Drunken Plants

Want your own aesthetically pleasing rain catcher?  Most of the reasonably priced rain catchers for sale are made from ugly plastic containers.  Therefore, I’ve held off from incorporating a rain catcher into our landscape since plastic is not part of the decor.  I’m not sure where I first saw the wine barrel rain catcher, but I knew that was the solution I was looking for as soon as I saw it.  Ironically, it was raining too much for us to pick up the barrels when I was first inspired.

Follow these steps to create your own wine barrel rain catcher.

Step 1:  Go to the wine country to pick up barrels in your dad’s van.

Step 2:  Load a 7/8 spade bit onto your  drill .  You’ll need to make a few holes.

The source of the water is the downspout from the rain gutter.  We cut the gutter about  six inches above the barrel and attached a flexible hose.  Next, we traced the outline of  the hose so we knew where to cut.  It is better for the hole to be a little too small than too big because you want a tight fit for the hose.  We drilled four holes in the corners and connected the dots with the saw-zaw.  The oak was about 3/4 inches thick and wasn’t the easiest to cut into.

The final holes go on the side.  One at the top and one at the bottom.  Since we plan on leaving the gutter hose attached all of the time, we needed a way for the overflow to drain out.  Hence, the hole at the top.  The bottom hole should be far enough down to minimize the amount of unused water, but high enough to fit a watering can or bucket.

I assumed I could connect a water hose to the bottom and the weight of water would force it out.  Newton’s law gets me again since the hose would be above the opening and gravity would prevent the water from jumping up and out of the house.  Oh well, a watering can will work just fine. Step 3:  Plug all of the holes.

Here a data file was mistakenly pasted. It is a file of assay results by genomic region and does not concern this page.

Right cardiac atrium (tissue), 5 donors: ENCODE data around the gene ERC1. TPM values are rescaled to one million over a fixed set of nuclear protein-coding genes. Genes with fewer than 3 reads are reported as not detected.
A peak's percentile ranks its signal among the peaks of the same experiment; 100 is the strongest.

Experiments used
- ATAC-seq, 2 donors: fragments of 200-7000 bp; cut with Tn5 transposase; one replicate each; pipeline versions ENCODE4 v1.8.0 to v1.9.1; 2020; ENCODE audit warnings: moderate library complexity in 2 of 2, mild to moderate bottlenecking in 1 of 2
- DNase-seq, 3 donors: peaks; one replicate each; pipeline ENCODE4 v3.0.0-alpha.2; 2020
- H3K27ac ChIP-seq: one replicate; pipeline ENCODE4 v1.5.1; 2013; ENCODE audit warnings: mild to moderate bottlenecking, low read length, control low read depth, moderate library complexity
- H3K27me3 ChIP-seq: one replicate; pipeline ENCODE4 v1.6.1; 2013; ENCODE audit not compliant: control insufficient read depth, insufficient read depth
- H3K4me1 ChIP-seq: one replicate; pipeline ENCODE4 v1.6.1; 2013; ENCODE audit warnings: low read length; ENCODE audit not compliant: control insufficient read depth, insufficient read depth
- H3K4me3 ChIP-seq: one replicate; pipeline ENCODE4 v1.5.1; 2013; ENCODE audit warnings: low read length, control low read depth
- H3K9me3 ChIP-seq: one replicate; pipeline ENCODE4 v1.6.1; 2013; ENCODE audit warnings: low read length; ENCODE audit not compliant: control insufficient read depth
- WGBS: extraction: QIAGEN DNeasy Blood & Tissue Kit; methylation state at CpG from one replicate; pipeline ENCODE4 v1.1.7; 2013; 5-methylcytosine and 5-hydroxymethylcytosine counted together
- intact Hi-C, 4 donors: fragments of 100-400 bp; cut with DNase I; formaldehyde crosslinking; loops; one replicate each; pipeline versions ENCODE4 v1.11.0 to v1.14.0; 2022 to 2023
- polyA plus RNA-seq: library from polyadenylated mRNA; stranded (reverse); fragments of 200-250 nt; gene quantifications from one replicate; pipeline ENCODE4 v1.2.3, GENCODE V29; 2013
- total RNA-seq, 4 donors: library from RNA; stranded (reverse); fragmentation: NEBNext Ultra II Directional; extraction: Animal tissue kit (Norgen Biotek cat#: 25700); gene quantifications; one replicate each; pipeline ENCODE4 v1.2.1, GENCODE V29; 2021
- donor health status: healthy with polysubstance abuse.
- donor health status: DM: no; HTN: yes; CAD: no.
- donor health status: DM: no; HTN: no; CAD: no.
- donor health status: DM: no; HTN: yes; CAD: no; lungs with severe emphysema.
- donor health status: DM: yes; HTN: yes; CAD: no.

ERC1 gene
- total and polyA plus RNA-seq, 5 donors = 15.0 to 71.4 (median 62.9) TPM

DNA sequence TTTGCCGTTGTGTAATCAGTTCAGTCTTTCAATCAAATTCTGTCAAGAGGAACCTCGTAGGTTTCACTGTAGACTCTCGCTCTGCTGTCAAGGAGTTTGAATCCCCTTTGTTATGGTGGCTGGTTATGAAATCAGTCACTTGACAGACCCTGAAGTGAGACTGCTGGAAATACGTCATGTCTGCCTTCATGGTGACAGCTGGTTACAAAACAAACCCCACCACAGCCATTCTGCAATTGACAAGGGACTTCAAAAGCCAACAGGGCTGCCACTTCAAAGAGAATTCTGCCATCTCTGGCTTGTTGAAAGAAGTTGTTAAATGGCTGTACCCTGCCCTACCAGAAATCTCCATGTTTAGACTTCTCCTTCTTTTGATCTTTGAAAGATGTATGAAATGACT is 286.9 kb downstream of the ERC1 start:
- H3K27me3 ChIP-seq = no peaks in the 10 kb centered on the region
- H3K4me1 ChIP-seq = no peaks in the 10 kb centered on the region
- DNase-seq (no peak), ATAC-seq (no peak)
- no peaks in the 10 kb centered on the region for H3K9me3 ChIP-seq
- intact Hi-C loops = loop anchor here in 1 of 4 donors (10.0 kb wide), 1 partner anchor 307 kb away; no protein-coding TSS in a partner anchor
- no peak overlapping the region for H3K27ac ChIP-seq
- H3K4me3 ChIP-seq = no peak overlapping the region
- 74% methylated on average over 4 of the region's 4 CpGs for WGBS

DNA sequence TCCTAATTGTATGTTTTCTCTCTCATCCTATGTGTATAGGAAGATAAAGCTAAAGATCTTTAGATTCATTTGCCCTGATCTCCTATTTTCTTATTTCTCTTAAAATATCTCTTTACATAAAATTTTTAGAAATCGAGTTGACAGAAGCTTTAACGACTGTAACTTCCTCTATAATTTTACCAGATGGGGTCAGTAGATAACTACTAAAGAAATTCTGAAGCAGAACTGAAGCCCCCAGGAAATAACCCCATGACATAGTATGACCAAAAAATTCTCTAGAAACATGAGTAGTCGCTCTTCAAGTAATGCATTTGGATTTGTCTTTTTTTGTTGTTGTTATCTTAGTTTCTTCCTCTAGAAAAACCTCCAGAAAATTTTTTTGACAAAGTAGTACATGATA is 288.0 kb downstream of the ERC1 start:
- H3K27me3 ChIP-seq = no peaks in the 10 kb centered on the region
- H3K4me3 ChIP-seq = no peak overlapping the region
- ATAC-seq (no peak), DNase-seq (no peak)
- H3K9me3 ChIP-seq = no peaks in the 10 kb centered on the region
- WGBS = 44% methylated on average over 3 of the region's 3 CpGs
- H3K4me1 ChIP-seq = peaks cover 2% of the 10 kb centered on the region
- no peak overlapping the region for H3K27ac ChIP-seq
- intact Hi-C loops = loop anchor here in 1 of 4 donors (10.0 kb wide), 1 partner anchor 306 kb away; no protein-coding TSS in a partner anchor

Insert the gutter hose to the top and a bung in the bung hole.  My friends and I call each other bung holes.  I thought it was a word they made up.  Apparently not.  Fun fact:  a bung is a stopper for the opening of a cask so a bung hole is the opening itself.


To attach the spigot you’ll need silicone, a rubber washer and an un-threaded spigot.

Put the rubber washer and a layer of silicone around the base of the spigot.  I layered it on like toothpaste on a toothbrush.  Next, insert the spigot into the freshly drilled hole and watch the excess silicone ooze out to form the outer seal.  Let it cure for at least 24 hours to make sure you have a good seal.

Lastly, don’t forget to elevate the barrel.  Air needs to circulate underneath to prevent dry rot.  You wouldn’t want your barrel to unexpectedly deluge your yard because moisture loving fungus attacked your wood.  We used  three 1/2 inch pavers to lift it up.

Step 4:  Squeeze any remnants of wine into a glass.  Drink.  Relax.

Notice that we put the spigots on the side with the least amount of traffic to make it look like a plain barrel.

Finally, wait for a few April showers to catch rain water and reap the wine soaked water.  Fill your watering can and quench the thirst of your drunken plants.

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2 Responses to Drunken Plants

  1. Rob-Dawg says:

    Very interesting… The final product looks amazing!

    Do you ever plan on cleaning the inside? Is there a filter on the gutter to prevent leaves from coming down?

    My parents went with the plastic container method and they like it (even though it is very much an eye sore). Instead of a drainage spigot on the top, they built a selector above the tubing that allows them to direct water away from the rain barrel and drain normally if the barrel fills up. They had to do that a couple times last season during some of the big storms. I’ll send you a picture of there setup next time I am at their house.

    • nailpolishpaint says:

      Yes, there is a filter at the top of the gutter to prevent big leaves from getting in. We can’t take the lid off and the barrel alone weighs about 100 lbs so we probably won’t be cleaning it.

      I was also thinking about doing the diverter in the gutter, but couldn’t find the parts at Lowes. I hope the spigot is good enough since it is considerably smaller than the gutter and will take a little longer to drain. Worst comes to worst, we take the flexible gutter off and let that drain straight to the ground. The plastic containers are ok if you can hide them, but as you can see, ours is in the middle of our patio.

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